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Sample Legislation: Colorado HB 1295

By Whitney Marris, Trauma Therapist and Director of Trauma-Informed Practice & System Transformation

NOTE: The enclosed is sample legislation from CTIPP’s 2022 Trauma-Informed Policy Development Highlights. It is meant to be educational and aspirational for trauma-informed advocacy.

Sample Legislation: Colorado House Bill 1295

CTIPP Policy Dimension: Increase positive experiences in early childhood (7% of trauma-informed bills ITTIC analyzed were aligned with this dimension)

Summary: This bipartisan measure, signed into law in April of 2022, establishes a new entity – The Department of Early Childhood (“the Department”) – and tasks it with consolidating the currently disparate early childhood programming initiatives, which are spread across multiple agencies throughout the state with different eligibility requirements and funding streams, to reduce the burdens families and providers face in navigating the system and create more integrated, trauma-informed services and supports so families may thrive.

One of the major initiatives of this measure is for the Department to administer a universal program providing 10 hours per week of free preschool for all children before they enter kindergarten. Notably, the measure incorporates several mentions of the nature and impact of experiencing trauma along one’s life course and also language supporting the use of a trauma-informed approach to support primary and secondary prevention of maltreatment, developmental adversity, and trauma experienced among families.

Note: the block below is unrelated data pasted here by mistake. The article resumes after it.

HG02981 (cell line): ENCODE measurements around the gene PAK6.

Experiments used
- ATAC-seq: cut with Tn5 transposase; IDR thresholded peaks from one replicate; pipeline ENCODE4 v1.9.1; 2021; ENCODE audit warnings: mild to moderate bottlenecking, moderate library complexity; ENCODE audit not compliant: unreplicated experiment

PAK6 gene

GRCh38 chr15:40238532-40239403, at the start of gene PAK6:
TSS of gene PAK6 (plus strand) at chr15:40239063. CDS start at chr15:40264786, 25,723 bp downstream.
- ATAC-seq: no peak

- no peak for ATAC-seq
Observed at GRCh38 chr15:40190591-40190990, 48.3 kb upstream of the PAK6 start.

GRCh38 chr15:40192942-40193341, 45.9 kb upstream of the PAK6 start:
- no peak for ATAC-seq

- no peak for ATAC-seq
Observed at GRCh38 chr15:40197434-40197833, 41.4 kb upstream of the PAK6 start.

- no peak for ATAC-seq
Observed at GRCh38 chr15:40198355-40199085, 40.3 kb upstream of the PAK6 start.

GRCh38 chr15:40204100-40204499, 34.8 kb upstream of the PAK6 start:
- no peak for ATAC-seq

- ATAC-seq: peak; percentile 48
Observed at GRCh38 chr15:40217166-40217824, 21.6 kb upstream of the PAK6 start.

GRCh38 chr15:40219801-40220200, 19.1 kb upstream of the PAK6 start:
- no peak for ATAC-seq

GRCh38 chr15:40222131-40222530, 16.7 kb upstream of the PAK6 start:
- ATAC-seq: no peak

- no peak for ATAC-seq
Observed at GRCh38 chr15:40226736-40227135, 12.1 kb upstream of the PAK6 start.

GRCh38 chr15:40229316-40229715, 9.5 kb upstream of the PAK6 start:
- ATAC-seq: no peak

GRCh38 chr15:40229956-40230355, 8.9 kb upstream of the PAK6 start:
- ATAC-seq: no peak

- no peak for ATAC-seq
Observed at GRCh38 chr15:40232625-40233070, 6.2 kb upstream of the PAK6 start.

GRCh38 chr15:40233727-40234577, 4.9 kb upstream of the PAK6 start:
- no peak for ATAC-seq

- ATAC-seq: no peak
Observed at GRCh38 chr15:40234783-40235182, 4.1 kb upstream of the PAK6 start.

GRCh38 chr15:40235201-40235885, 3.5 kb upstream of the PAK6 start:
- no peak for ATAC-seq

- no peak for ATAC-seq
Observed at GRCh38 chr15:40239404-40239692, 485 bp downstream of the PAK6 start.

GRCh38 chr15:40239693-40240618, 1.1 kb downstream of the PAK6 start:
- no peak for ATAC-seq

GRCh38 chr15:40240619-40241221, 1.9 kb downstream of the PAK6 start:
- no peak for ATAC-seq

Case in point: the measure notes several hoped-for outcomes of administering such a program, including:

  • Promoting social-emotional growth and development of children

  • Providing guidance and training to professionals and caregivers to effectively understand and support children's positive behavior and development, including content on

    • Trauma and trauma-informed practices/interventions

    • Adverse Childhood Experiences (ACEs)

    • Resilience science

    • Child development

    • Caregiver substance use and family interventions

    • The impact of inequity and bias on children, families, caregivers, mental health consultants, and providers, and strategies to mitigate such impact

    • Support students with learning differences and special needs

    • Social-emotional development in the context of family systems

  • Increased understanding of the effects of trauma and adversity, including oppression, prejudice, discrimination, racism, and gender inequity, on the developing brain as well as more equitable, inclusive outcomes for diverse providers, children, and families throughout the state

  • Actionable strategies to reduce challenging behaviors and increase positive early experiences

  • High-quality interactions and relationships between children and adults

  • More knowledge and support related to the mental health and well-being of adults who care for children

  • More robust and coordinated referral networks such that children, families, and providers can access and utilize programs, resources, and supports that will assist them in optimizing their wellbeing

Explore CTIPP’s 2022 Trauma-Informed Policy Development Highlights


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